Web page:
Indeed one of the least satisfying aspects of the book for me was that we get to the end of the novel with very little idea of who Mrs. Bentley is at all. In fact we never even meet her. While that partly reflects that Sheringham has no official status at all to carry out his investigations, I suspect that Berkeley is more interested in exploring the perceptions of this character by those around her and the prejudices that have formed against her. By never introducing us to her directly, we are not allowed to weigh those opinions against our own and so are required to reflect instead on our views of the people speaking them. It’s an interesting approach but I cannot say it was a particularly satisfying one and the absence of Mrs. Bentley’s voice in the narrative did strike me as quite odd.

Sheringham’s investigations in Wychford are highly informal and he utilizes trickery and manipulation to worm his way into the paths of the various witnesses and extract information from them. While I would agree with what seems to be the prevailing view that Sheringham is a smug and tiresome bore at times, I did at least enjoy the variety of methods he employs.

Berkeley clearly intends the work to read comedically, offering some rather sharp satirical portrayals of some types of characters. This material will either amuse or seem dreadfully tiresome – I seemed to bounce back and forth between those two feelings depending on the subject. I will say though that I found the playing around with apparent misogynistic views on the part of Roger to be less droll than I think Berkeley intended and I particularly struggled with the author’s generally positive portrayal of a male playboy character.

This brings me I suppose to the spanking scene in which Roger takes a rolled up newspaper to Alec’s teenaged cousin’s rear end over some teasing remarks. I found it pretty uncomfortable reading and felt that the ‘comical’ tone that Berkeley was clearly aiming for to be misjudged. In fact I find the whole presentation of Sheila to be uncomfortable given the suggestion of flirtation between her and the much-older Roger and the repeated references to her night clothes and posture throughout the novel. Which is a shame because I otherwise quite enjoyed her youthful enthusiasm and her teasing of Roger which helps prick at his arrogance and pretension.

I think the biggest problem for me with the whole book however is that it becomes increasingly clear as the novel nears its end that Berkeley is more interested in exploring the questions of why the various witnesses believe Mrs. Bentley guilty than he is on presenting the reader with the information needed to construct an explanation themselves. Indeed the final, presumably truthful explanation of what happened is revealed in a letter at the end of the book using relatively little of the information that we have spent an entire novel examining. To say that this is enormously anticlimactic would be an understatement. This is one of those occasions where I felt like throwing the book down in disgust – unfortunately that becomes a much less dramatic move when you’ve actually finished the darned thing…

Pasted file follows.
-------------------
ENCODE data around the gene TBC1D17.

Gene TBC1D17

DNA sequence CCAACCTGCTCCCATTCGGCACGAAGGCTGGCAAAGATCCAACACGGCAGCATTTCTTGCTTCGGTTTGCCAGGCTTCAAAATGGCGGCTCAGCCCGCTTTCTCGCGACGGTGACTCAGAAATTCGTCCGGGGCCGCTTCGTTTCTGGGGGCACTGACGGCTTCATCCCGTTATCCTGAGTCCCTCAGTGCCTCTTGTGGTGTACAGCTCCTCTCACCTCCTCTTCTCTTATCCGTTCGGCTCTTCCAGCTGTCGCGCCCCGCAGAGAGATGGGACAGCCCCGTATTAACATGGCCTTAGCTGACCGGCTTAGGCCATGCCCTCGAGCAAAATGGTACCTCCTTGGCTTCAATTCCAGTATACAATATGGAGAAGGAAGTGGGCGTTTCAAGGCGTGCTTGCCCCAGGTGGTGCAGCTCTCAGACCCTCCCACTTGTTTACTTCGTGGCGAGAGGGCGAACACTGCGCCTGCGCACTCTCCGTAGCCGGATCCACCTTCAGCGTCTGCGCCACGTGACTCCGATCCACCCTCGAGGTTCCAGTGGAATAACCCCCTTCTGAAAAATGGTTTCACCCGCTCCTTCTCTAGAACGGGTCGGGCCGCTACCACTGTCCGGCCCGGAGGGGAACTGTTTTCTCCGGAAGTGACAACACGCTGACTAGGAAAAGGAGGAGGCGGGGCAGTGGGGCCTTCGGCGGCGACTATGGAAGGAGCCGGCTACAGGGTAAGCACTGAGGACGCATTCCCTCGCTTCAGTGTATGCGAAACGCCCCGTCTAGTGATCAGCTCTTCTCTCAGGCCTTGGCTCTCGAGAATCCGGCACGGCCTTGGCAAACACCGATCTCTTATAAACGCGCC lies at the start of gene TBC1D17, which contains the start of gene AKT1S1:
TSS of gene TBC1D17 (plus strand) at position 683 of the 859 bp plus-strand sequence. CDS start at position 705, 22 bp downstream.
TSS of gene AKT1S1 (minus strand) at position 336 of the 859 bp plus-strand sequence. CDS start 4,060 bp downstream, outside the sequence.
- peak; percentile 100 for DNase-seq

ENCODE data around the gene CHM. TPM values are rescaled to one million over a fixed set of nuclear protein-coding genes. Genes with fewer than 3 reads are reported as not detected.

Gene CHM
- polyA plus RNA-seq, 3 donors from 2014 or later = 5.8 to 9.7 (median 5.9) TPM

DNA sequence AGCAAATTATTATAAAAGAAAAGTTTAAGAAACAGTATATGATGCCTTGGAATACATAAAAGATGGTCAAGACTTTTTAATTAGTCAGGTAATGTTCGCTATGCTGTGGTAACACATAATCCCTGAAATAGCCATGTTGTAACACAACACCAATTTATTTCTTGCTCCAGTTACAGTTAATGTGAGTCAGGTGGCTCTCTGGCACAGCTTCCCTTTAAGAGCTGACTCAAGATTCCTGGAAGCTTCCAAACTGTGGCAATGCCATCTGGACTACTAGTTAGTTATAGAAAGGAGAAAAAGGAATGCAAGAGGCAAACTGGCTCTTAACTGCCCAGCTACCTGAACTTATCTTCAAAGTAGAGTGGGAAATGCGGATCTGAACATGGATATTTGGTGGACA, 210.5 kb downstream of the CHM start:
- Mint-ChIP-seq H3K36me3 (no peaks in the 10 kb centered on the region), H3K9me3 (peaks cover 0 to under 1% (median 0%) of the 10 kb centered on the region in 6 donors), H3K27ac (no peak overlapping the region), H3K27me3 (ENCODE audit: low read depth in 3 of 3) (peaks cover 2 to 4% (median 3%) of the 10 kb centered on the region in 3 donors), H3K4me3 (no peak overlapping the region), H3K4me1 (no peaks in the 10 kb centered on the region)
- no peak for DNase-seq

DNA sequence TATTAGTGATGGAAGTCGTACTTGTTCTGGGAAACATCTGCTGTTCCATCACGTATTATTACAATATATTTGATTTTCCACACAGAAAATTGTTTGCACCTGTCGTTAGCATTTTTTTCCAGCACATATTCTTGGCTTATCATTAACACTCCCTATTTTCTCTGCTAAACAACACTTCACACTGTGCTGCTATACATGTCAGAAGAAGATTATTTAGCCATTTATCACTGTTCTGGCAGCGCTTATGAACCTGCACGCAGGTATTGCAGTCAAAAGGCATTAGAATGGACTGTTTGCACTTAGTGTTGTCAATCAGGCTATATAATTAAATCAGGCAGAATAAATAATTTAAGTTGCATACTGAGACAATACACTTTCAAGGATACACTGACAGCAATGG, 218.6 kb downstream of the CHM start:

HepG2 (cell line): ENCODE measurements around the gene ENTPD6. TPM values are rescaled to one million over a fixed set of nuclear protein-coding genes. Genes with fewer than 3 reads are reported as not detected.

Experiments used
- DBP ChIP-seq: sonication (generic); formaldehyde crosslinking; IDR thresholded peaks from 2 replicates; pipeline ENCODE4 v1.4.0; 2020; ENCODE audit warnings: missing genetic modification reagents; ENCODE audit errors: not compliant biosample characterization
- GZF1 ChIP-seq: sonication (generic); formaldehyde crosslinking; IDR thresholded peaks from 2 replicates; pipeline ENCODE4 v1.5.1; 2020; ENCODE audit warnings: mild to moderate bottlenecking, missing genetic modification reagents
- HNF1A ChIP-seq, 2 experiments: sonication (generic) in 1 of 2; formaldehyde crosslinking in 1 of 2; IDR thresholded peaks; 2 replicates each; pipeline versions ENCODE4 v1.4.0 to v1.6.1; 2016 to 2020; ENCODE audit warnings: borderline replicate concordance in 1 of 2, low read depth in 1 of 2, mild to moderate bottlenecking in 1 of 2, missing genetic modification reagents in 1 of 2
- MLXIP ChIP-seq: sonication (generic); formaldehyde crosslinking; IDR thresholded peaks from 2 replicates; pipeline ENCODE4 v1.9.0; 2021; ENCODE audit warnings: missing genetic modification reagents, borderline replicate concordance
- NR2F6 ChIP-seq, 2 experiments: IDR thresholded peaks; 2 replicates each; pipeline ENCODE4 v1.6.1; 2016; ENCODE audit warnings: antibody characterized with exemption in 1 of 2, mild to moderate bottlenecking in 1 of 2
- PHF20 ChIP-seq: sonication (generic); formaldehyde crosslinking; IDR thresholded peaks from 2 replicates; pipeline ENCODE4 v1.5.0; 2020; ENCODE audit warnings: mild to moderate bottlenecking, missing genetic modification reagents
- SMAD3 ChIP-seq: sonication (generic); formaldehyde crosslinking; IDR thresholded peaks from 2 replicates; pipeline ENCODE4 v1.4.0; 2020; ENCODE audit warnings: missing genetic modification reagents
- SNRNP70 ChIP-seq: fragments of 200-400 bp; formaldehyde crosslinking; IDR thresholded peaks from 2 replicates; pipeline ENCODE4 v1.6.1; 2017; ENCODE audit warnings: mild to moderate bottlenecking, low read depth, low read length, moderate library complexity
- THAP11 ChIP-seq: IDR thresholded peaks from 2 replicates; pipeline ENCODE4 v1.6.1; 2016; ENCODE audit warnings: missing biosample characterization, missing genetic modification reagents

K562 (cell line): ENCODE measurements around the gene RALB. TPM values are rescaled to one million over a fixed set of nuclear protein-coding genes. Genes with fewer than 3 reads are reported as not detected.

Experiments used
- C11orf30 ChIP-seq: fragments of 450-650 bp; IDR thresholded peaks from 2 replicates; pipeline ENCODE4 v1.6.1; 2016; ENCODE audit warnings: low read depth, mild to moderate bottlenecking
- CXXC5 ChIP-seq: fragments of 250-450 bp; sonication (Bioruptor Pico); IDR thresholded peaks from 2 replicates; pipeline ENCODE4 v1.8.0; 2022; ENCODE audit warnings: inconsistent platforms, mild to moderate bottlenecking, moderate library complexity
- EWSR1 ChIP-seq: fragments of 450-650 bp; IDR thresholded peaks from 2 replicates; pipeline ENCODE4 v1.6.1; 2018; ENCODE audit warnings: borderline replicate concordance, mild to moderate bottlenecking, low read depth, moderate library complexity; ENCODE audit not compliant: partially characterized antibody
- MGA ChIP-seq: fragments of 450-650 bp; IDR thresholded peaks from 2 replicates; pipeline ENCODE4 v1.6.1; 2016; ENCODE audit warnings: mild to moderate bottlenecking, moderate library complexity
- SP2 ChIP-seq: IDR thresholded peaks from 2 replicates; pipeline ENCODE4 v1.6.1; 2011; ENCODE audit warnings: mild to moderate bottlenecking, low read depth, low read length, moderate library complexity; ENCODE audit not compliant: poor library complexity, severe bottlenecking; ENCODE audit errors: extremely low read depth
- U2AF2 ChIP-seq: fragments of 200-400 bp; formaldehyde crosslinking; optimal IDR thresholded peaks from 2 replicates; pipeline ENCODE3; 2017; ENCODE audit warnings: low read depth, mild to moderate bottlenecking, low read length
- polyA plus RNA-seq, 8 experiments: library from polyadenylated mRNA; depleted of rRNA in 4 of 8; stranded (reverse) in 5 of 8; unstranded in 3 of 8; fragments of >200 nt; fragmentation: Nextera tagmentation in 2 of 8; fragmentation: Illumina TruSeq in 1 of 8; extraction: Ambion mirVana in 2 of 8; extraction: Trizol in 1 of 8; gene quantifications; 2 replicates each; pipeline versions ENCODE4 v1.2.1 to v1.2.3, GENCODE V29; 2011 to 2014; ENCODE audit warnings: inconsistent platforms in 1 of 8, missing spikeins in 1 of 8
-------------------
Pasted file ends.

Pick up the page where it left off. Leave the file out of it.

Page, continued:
This is particularly disappointing because there are some pretty interesting and entertaining false solutions that precede it, one of which (the last one) would have felt quite satisfactory to me. My only explanation of this is to return to the idea that Berkeley is less interested in who killed Mr. Bentley as he is in exploring that question of why people are so willing to consider Mrs Bentley guilty. I would much rather that the whole story had been framed in that way however rather than presenting it as a detective story with the murder as the focus.

As I mentioned at the opening of the review, after finishing the book I went back and read Tony Medawar’s excellent introduction and learned about the historical case that inspired it (there were two episodes of the excellent Shedunnit podcast about this but they happen to be ones I hadn’t listened to at the time I read this book). This sent me off down a pleasurable rabbit hole of research though I soon realized just how many elements Berkeley directly lifts from the real life case. Unfortunately the one really strong positive I had been clinging to up until that point was that Berkeley had imagined a really detailed set of circumstances for his murder case but, alas, even that positive got stripped away.

Not a favorite book at all then.

Second Opinions

Kate @ CrossExaminingCrime found a few more positives in the book than I did and also saw the parallels with Strong Poison. I also think she makes some great points about a rather odd claim about Roger made in the blurb quoted above.

Brad @ AhSweetMystery reminded me of one of the things I did like about the book which I forgot to mention – the exploration of why the supposed differences between the English and French justice systems are not entirely as they are often portrayed.

Puzzle Doctor @ In Search of the Classic Mystery Novel was also disappointed, finding the characters of Roger and Alec to be a particular struggle.

Whistle Up the Devil by Derek Smith

Book Details

Originally published in 1953
This title is collected in an omnibus edition with Come to Paddington Fair and Model for Murder

The Blurb

Roger Querrin died alone in a locked and guarded room, beyond the reach of human hands. Algy Lawrence …could not explain the mystery of this “miracle” murder. And then, faced with a second crime which could not possibly have been committed, he began to wonder, at last, if somebody had conjured up an invisible demon who could blast out locks and walk through solid walls…

The Verdict

Offers an intriguing opening and some clever points in the solution but I was a little frustrated by the pacing and some of the choices made in the investigative section.

“An uncomfortable heat at the pit of your stomach? A nasty thumping at the top of your head? I call that detective fever.”